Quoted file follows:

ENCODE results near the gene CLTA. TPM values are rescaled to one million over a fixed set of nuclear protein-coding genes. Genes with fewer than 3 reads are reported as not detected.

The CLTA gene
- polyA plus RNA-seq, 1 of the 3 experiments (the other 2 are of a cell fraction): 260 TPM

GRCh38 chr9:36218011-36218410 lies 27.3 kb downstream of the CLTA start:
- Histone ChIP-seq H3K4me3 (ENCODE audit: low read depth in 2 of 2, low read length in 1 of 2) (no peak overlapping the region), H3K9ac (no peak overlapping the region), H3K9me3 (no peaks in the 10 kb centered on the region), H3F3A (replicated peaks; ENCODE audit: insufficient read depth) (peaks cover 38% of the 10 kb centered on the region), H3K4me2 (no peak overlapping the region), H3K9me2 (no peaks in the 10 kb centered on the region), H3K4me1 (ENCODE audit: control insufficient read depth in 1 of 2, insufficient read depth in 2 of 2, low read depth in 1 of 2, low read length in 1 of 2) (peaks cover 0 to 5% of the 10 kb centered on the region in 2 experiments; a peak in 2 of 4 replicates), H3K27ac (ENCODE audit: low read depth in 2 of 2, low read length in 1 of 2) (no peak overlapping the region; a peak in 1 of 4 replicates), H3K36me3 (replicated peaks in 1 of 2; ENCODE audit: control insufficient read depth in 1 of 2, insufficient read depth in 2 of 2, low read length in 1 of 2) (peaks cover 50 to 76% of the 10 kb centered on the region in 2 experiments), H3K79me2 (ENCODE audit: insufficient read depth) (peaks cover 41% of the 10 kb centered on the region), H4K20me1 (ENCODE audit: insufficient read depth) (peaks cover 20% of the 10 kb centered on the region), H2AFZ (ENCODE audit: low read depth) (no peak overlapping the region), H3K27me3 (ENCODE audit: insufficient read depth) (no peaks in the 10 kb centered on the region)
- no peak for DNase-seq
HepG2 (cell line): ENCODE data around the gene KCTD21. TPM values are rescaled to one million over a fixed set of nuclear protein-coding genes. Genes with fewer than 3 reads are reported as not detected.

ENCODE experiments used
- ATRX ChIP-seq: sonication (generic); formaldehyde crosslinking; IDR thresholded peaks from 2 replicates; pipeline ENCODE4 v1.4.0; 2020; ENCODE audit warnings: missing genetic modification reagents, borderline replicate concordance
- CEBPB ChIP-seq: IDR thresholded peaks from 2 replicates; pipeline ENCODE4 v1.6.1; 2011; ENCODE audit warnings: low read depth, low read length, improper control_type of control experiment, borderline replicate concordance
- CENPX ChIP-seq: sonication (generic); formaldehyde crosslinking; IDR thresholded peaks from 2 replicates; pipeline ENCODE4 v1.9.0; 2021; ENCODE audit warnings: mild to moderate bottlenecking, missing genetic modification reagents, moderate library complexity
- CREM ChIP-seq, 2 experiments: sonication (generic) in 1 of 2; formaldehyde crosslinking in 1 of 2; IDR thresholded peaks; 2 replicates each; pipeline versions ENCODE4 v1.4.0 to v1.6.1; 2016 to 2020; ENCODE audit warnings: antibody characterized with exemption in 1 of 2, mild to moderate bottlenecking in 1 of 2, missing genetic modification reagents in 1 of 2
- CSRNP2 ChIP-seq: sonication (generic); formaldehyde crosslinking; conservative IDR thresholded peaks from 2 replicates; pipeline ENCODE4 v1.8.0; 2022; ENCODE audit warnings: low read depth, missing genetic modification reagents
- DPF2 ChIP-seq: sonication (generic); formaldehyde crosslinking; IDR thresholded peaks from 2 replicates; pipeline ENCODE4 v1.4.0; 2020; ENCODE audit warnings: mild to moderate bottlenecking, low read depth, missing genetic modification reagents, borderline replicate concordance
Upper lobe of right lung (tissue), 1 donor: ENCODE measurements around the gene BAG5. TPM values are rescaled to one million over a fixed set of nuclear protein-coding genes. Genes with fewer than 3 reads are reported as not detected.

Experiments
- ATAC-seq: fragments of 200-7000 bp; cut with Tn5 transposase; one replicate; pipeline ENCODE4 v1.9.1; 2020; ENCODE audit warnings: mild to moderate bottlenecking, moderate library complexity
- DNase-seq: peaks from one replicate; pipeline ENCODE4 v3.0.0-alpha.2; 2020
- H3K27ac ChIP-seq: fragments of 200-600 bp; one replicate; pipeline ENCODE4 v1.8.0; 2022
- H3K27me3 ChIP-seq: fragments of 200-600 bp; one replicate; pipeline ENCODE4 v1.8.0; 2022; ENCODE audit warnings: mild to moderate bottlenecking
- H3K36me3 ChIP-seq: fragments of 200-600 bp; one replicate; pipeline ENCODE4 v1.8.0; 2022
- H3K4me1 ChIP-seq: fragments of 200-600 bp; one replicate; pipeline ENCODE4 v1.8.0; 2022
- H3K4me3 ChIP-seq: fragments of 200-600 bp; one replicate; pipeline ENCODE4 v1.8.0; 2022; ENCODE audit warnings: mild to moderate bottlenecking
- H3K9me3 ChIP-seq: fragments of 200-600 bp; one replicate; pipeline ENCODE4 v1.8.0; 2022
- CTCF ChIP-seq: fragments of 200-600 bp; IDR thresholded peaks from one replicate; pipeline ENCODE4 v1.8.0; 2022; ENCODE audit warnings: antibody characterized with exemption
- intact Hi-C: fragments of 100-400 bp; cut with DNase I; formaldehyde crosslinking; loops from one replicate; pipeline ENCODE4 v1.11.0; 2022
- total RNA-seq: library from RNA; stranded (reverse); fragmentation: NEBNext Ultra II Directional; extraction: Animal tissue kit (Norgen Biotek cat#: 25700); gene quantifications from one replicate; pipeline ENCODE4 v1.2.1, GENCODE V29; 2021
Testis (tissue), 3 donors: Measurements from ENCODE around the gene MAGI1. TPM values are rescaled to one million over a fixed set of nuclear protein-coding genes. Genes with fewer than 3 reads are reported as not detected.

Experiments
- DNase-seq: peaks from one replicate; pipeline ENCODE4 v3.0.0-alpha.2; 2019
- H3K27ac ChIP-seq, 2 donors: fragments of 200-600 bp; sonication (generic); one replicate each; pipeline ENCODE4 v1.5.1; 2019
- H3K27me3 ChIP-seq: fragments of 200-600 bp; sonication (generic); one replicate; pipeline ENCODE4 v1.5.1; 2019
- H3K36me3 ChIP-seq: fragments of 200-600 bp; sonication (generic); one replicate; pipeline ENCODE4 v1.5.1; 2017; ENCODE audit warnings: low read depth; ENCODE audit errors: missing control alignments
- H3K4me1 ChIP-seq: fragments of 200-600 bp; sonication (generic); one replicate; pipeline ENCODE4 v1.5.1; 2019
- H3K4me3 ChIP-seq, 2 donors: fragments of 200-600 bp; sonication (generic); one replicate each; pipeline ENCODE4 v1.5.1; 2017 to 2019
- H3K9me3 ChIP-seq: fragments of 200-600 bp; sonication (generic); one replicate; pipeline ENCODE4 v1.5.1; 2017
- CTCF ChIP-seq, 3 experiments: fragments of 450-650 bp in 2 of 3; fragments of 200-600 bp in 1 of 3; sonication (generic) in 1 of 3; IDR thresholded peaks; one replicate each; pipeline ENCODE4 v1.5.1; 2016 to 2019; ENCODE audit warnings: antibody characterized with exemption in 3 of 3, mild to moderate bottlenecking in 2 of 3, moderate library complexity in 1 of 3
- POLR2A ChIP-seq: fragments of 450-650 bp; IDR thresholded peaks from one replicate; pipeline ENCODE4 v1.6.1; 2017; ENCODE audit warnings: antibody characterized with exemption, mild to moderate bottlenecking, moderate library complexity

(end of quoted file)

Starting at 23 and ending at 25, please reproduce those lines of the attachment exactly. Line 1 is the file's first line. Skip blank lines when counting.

- H3K4me3 ChIP-seq: fragments of 200-600 bp; one replicate; pipeline ENCODE4 v1.8.0; 2022; ENCODE audit warnings: mild to moderate bottlenecking
- H3K9me3 ChIP-seq: fragments of 200-600 bp; one replicate; pipeline ENCODE4 v1.8.0; 2022
- CTCF ChIP-seq: fragments of 200-600 bp; IDR thresholded peaks from one replicate; pipeline ENCODE4 v1.8.0; 2022; ENCODE audit warnings: antibody characterized with exemption